I searched on flickr to see more sample images from this scanner. I saw some really beautiful shots on Velvia, but the images from C-41 films are not impressive at all. Colour depth and Dmax wise, the results look like something my old PlusTek can give. That said I also don't know how much editing were within all those images.
Color neg can be challenging for many users. I now do all my post-scan color work in PS. Often times I mask out the high range and low range indepentantly and use a layer adjustment curve on both. This is mostly software related though. Vuescan and Silverfast could both do a much better job of having built in profiles and curves. Both programs have a select # of profiled films, but every time I've tried to use them they're pretty far off from what I expect. There is simply not enough R&D going into this space. That's why the lab-scanners like Noritsu and Frontiers do so well with color neg, the companies invested a lot of time into getting them done quick.

But my larger point was that it takes work, and that's ok. I remember color correcting RA-4 prints in the darkroom and it took a looooooot longer than it did when working on my scans. And if you were going big, say hello to selectively burning with colored gels to deal with the color balance shift. Yeah, it's challenging to get right, but that's just the nature of the game. Not everything in photography is going to be simple and automated. People have been a little spoiled and they need to adjust their mindset. The more you put into your scan, the more you get out of it.
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Old 03-16-2017   #47
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Originally Posted by SaveKodak View Post
Idk who told you that at PI but mine crops off the top and bottom, and Brennan's does as well. In fact everything I've read about the scanner indicated that you can't scan full frame. Most scanners can't do this out of the box, same with most film carriers for enlargers, which is why you 'file them out.' I will say my PIXA scans far more than Frontiers & Nortisu's do.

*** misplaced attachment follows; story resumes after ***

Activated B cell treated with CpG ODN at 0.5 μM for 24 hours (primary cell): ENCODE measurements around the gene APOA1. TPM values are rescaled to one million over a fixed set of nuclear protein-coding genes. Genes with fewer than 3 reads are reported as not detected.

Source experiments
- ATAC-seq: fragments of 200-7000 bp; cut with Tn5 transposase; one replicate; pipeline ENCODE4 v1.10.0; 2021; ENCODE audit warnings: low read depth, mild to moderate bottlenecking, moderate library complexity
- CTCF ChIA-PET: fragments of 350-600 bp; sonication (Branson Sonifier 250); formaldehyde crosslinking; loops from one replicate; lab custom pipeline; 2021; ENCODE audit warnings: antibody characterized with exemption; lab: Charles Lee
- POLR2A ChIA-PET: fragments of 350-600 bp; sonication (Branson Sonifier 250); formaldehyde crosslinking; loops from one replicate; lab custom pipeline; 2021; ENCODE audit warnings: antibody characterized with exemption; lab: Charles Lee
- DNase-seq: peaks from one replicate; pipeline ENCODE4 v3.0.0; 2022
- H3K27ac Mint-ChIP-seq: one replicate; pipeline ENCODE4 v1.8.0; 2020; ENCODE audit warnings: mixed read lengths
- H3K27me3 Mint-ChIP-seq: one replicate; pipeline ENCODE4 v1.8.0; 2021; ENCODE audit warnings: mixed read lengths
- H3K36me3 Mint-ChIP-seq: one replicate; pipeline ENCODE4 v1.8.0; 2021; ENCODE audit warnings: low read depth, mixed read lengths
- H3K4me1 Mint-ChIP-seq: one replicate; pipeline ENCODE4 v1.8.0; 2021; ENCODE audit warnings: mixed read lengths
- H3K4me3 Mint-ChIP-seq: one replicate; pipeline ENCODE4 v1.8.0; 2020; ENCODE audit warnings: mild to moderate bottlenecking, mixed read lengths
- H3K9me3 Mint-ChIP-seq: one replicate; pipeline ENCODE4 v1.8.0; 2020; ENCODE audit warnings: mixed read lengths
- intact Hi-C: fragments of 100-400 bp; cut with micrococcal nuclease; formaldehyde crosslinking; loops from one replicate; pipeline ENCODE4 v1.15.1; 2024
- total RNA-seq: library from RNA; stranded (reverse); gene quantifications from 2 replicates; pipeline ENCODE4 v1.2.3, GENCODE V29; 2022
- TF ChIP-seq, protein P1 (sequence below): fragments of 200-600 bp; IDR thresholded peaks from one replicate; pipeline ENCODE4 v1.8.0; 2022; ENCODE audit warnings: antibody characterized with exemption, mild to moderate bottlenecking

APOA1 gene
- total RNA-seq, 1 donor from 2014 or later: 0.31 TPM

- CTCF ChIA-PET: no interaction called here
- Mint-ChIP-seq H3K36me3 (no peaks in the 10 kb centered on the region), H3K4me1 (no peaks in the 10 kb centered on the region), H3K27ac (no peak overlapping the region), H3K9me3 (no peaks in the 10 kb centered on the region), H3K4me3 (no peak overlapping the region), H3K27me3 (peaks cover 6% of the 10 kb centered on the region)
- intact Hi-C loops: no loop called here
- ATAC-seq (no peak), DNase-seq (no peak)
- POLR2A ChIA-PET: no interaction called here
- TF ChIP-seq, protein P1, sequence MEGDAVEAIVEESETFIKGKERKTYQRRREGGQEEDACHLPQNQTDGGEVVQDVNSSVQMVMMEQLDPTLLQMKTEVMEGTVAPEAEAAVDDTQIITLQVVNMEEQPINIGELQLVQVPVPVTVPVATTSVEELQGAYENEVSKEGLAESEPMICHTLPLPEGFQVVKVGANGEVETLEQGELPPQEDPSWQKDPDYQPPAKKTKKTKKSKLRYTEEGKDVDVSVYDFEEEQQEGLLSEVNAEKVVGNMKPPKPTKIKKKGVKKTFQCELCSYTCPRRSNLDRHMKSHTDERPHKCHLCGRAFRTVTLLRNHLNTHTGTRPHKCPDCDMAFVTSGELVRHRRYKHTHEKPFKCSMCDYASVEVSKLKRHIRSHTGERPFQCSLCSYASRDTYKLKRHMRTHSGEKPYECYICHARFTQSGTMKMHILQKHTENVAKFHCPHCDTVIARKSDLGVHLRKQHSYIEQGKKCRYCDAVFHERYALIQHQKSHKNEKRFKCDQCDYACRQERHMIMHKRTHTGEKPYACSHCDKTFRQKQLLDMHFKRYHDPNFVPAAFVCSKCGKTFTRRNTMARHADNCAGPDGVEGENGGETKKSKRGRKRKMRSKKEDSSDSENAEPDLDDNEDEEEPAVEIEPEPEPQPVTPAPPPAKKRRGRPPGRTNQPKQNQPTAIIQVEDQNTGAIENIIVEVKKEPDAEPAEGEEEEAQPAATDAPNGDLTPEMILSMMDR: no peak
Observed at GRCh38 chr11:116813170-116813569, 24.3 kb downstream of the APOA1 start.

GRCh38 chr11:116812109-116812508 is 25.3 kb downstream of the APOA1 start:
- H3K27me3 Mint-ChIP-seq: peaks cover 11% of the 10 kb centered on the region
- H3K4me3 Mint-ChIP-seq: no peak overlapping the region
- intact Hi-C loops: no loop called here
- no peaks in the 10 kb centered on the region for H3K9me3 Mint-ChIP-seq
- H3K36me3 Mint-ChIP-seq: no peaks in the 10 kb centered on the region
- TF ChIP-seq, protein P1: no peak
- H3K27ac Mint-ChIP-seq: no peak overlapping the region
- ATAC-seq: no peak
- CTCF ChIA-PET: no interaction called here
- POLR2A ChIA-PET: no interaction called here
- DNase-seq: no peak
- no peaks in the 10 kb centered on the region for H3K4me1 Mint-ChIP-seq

Well I sure was stupid for taking the word of the manufacturer's service professional over online 'experts'.

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And honestly if the part of the frame that most VF's crop out, most scanners crop out, and most enlargers crop out, is so critical to your work...idk what to tell you. I personally save the full frame prints for the darkroom, that's how you know it's a real print. For the rest I focus on image making, not superficial details that are mostly distractions.
I want the natural edge because that's how I've always done it. Printing the full frame pushes me to be better in the moment. Is there anything critical there? Of course not. But I prefer it my way.

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So again, you are being a cranky, low information user. Since you can't bother learning to use it, you should probably just move on from scanning, or possibly photography in general.
I got to post on a blog, and now I know everything - even others' personal experience.

Get outta here, blowhard.
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Old 03-16-2017   #48
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Originally Posted by SaveKodak View Post
... There is simply not enough R&D going into this space. That's why the lab-scanners like Noritsu and Frontiers do so well with color neg, the companies invested a lot of time into getting them done quick.